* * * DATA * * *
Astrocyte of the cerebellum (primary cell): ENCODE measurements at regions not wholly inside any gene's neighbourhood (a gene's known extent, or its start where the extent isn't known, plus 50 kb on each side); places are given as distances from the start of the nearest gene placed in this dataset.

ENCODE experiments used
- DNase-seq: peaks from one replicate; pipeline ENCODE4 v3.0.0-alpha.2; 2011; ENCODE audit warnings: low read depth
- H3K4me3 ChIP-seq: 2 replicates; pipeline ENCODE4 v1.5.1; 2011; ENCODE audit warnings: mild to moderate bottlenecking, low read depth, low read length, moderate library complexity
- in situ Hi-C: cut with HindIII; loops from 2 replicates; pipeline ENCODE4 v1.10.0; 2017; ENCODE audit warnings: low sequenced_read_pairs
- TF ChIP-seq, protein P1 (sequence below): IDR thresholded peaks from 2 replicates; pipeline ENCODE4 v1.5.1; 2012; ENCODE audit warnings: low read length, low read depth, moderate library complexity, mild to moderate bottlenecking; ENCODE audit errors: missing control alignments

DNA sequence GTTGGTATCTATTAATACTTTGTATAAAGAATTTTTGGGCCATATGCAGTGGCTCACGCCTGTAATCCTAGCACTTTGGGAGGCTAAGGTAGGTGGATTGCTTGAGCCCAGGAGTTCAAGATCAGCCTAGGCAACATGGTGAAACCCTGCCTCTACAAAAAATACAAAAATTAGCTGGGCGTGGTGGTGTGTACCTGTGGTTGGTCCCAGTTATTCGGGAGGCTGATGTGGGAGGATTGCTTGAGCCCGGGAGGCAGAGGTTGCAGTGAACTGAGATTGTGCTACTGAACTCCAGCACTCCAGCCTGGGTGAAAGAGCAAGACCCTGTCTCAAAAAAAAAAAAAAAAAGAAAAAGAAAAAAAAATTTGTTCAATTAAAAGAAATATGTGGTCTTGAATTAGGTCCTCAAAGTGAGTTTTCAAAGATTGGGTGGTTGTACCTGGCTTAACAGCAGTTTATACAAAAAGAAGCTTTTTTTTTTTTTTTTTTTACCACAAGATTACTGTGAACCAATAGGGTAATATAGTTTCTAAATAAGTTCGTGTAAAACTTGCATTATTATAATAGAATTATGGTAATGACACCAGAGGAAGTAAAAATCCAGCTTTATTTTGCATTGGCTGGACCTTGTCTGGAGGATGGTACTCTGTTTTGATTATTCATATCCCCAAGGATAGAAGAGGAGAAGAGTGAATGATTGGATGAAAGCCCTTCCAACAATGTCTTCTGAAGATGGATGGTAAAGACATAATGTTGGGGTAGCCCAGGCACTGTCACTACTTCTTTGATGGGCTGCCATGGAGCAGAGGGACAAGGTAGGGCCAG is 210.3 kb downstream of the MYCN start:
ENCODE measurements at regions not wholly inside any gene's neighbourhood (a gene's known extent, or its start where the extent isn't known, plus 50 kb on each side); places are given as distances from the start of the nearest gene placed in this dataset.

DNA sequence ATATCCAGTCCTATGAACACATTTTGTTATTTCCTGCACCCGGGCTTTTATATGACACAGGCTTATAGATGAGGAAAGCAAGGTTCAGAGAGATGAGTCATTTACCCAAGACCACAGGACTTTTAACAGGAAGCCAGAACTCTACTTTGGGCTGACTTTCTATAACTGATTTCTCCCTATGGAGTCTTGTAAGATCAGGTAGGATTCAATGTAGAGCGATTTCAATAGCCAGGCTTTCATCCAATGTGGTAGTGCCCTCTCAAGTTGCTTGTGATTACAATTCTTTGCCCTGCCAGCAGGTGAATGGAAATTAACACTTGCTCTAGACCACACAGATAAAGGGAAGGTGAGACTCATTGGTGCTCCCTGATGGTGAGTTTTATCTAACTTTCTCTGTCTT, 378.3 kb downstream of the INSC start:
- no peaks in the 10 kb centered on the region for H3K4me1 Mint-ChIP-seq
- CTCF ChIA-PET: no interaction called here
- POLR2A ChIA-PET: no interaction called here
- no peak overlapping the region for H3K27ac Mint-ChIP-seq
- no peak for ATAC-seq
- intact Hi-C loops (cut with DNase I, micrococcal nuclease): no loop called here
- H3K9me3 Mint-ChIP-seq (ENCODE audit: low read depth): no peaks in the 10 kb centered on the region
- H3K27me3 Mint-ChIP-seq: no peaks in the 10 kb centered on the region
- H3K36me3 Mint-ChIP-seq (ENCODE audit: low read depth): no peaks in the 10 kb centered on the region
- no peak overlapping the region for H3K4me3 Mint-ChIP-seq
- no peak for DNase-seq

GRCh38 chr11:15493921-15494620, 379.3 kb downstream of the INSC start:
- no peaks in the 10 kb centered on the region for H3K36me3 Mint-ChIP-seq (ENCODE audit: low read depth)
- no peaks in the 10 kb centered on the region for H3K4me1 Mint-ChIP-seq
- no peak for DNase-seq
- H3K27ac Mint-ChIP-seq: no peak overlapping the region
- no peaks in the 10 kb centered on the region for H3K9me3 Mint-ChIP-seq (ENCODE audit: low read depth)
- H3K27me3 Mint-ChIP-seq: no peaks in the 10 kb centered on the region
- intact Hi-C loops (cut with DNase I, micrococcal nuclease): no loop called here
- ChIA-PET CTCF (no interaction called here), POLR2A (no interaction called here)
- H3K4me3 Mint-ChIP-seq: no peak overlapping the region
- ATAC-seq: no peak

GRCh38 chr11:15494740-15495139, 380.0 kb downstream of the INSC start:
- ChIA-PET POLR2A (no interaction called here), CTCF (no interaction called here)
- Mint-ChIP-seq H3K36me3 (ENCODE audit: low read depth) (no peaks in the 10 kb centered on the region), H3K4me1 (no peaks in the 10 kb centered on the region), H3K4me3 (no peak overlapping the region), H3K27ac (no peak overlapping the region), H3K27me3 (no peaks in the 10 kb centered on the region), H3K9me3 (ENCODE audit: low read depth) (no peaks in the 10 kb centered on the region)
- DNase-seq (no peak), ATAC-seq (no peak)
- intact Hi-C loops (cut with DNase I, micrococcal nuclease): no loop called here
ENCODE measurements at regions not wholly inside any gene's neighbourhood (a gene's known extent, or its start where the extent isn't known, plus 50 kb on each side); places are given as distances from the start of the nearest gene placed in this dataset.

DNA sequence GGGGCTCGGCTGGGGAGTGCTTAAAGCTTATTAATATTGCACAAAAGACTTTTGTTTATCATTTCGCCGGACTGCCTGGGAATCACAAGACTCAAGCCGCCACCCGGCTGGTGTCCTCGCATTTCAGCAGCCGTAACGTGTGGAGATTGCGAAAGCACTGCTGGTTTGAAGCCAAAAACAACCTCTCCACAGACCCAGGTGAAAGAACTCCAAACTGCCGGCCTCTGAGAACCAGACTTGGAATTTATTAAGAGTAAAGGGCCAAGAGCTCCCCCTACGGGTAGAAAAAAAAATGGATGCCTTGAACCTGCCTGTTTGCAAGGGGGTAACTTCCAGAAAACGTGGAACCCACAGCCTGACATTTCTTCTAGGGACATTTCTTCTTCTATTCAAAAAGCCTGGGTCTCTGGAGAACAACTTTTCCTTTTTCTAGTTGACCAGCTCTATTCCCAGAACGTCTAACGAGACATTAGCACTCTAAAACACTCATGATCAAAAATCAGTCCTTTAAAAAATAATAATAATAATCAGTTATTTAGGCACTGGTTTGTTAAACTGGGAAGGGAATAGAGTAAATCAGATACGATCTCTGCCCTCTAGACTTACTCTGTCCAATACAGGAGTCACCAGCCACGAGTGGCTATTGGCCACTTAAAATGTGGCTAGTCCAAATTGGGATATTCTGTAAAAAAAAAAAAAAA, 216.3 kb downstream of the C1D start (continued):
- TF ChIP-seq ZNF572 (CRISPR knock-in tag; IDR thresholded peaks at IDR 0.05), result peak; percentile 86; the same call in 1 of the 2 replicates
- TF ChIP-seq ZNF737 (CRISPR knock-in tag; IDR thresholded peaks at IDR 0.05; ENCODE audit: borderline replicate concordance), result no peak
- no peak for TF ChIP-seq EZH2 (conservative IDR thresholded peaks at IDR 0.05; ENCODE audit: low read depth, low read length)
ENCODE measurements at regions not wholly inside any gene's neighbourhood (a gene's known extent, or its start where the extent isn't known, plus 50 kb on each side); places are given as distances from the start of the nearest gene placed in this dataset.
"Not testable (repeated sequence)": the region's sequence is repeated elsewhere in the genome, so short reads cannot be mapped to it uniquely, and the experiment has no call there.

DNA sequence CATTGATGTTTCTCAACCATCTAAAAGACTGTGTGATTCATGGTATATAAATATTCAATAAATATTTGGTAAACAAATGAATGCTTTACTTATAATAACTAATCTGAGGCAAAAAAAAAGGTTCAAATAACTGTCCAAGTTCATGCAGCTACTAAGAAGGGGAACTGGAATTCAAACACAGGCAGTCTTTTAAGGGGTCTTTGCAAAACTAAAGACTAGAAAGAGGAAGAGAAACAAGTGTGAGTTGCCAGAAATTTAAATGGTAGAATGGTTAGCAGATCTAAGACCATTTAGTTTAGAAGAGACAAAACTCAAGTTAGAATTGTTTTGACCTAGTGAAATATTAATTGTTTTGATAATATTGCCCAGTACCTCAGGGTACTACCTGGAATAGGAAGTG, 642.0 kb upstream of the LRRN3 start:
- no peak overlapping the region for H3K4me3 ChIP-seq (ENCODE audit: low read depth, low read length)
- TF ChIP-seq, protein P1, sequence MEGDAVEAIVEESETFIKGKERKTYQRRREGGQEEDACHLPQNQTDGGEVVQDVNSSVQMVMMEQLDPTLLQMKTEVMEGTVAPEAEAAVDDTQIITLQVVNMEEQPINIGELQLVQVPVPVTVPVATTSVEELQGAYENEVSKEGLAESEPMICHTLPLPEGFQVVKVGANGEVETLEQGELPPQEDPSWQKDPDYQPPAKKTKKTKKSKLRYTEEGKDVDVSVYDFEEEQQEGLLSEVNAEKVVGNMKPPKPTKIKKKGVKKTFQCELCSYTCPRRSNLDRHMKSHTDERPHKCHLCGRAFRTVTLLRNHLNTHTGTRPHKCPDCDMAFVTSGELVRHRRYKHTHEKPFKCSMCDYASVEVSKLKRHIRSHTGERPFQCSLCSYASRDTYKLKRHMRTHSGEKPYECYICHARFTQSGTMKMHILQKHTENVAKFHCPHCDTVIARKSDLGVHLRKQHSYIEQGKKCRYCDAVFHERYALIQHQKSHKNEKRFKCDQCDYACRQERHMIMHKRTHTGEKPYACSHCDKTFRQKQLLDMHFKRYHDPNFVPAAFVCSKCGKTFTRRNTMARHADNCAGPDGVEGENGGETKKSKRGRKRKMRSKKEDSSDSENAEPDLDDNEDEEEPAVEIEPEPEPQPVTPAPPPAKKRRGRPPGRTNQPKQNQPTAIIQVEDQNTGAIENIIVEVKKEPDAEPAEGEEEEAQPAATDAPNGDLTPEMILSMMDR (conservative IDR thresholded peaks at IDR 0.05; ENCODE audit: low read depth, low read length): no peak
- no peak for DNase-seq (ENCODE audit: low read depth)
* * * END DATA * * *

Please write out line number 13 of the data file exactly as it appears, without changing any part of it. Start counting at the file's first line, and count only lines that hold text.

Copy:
- no peak overlapping the region for H3K27ac Mint-ChIP-seq